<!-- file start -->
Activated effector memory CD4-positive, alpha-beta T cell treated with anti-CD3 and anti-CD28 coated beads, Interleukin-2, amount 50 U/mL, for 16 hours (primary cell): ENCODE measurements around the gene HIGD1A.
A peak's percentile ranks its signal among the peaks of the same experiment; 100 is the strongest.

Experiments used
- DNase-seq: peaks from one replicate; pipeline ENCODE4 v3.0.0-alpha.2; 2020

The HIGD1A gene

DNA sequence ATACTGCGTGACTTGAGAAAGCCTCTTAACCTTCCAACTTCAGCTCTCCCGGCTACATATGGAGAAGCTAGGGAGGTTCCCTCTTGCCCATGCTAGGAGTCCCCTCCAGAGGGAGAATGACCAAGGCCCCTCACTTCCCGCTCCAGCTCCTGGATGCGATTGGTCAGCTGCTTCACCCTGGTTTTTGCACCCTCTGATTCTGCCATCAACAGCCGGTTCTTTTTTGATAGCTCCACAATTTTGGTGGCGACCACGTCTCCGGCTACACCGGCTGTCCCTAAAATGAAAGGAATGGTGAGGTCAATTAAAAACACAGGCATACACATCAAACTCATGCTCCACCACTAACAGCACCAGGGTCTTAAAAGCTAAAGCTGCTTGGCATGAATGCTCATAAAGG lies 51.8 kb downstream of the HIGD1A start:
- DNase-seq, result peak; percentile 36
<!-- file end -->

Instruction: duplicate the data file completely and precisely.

Activated effector memory CD4-positive, alpha-beta T cell treated with anti-CD3 and anti-CD28 coated beads, Interleukin-2, amount 50 U/mL, for 16 hours (primary cell): ENCODE measurements around the gene HIGD1A.
A peak's percentile ranks its signal among the peaks of the same experiment; 100 is the strongest.

Experiments used
- DNase-seq: peaks from one replicate; pipeline ENCODE4 v3.0.0-alpha.2; 2020

The HIGD1A gene

DNA sequence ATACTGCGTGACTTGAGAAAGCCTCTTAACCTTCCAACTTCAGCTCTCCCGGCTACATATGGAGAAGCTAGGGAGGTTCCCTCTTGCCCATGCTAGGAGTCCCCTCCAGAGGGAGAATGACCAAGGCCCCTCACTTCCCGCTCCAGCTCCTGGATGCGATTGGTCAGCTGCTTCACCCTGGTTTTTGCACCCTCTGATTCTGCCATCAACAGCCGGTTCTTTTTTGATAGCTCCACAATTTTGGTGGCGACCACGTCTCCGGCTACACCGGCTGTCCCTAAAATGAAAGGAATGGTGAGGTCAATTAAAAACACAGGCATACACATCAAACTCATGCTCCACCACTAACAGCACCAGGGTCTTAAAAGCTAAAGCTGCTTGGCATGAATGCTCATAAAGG lies 51.8 kb downstream of the HIGD1A start:
- DNase-seq, result peak; percentile 36